Do you love the food you eat? Allow me to rephrase that. Are you in love with the food you eat? Women, Food and God author Geneen Roth says the way to solve our unhealthy relationship with food is to fall back in love with it. She's envisioning a return to the salad days of experiencing new foods.
That doesn't mean eating more salad. And she's not suggesting anything drastic like abstaining from meat for a few months so you can regain your v-chip (vegan chip). it means remembering the joy of discovery from you first vanilla cone or soft-boiled egg.
She lays out a well-constructed argument on why emotional eaters need to
slow down in order to tackle the issue of binge eating. It's about taking the
time to stop and smell the ice cream and engage all of our
senses, rather than focusing entirely on taste. She wants to take away the guilt associated with eating, encouraging people to "eat with gusto." Her vision of gusto is enjoying every bite and appreciating texture as much as flavor.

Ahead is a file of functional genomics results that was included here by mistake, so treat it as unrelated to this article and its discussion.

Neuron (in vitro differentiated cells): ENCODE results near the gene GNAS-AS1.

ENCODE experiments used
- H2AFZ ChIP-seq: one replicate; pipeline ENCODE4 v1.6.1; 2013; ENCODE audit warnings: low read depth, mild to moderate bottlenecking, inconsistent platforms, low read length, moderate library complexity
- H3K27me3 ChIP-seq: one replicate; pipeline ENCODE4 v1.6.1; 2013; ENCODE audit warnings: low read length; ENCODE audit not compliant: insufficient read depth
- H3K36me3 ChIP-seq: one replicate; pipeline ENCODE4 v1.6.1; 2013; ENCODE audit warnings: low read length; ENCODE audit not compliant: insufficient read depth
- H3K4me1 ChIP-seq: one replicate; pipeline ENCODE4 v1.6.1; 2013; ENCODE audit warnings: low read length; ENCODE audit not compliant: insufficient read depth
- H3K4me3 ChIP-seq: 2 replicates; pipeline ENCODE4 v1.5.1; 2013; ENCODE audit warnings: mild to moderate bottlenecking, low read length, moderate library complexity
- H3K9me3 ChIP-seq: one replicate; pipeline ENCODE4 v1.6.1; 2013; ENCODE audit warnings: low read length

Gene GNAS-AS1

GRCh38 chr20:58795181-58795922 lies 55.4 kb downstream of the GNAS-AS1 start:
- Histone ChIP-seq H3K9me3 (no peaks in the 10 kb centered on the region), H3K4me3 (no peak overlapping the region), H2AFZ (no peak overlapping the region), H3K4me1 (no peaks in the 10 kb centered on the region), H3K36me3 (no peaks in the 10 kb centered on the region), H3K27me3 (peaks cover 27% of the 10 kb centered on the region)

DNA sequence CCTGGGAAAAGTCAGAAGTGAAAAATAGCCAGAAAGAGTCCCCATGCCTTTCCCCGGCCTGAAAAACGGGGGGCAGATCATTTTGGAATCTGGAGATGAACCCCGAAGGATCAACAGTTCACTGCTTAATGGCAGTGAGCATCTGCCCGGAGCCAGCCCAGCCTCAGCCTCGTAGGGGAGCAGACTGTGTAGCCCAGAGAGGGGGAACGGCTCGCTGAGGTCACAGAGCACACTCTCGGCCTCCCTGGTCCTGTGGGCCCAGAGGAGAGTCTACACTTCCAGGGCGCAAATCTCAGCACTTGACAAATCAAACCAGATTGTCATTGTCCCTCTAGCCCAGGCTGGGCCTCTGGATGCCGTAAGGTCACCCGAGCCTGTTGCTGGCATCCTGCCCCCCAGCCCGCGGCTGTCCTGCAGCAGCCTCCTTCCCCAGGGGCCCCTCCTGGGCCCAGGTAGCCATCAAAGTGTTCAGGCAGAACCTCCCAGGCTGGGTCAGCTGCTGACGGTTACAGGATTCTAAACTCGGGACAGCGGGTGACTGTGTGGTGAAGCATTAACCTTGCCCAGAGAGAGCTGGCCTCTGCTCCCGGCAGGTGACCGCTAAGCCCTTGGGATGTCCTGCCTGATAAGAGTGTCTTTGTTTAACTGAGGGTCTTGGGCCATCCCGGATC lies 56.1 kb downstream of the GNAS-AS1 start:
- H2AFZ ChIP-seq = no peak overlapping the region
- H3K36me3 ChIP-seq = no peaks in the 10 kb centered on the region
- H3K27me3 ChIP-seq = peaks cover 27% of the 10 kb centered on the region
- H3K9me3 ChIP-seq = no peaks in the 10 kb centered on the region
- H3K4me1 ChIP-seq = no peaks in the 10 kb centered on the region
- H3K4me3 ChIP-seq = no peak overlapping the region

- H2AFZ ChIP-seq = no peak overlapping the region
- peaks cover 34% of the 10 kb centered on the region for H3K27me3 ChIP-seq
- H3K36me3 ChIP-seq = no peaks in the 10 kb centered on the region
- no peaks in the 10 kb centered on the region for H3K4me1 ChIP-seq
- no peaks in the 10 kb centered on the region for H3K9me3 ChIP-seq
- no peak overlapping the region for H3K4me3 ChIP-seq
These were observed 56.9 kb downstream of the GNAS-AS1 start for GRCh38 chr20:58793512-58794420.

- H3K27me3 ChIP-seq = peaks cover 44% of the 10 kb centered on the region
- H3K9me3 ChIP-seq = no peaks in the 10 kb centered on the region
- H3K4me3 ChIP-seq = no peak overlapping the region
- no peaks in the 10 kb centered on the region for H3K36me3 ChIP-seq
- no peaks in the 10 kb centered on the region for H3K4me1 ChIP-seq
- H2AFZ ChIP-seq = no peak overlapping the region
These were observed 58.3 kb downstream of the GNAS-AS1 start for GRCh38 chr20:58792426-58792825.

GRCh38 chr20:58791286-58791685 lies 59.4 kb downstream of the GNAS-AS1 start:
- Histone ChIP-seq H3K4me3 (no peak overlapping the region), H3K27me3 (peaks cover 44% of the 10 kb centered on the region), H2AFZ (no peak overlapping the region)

The problem with Roth's argument is that, in America, love is about abundance. We show love for food through portion sizes that help you fill up a loveseat by yourself. Acceptance of that love? It's about cleaning your plate. It's why I didn't stop halfway through my overstuffed burrito at Jalapeno's last night. I loved the sauce out of that thing.
I can accept that convenience and shame have led to us eating food like an orphan in Les Misérables. But that doesn't mean our eating habits necessarily change when we're in public. It's eating with gusto that got us into our battle with obesity in the first place. Whether you eat slowly and appreciatively or in a hurry behind the wheel of your Yukon, there is ultimately no difference. This isn't about how we love food. It's about how much we love food and how much food we love.
[Image via Flickr: joyosity]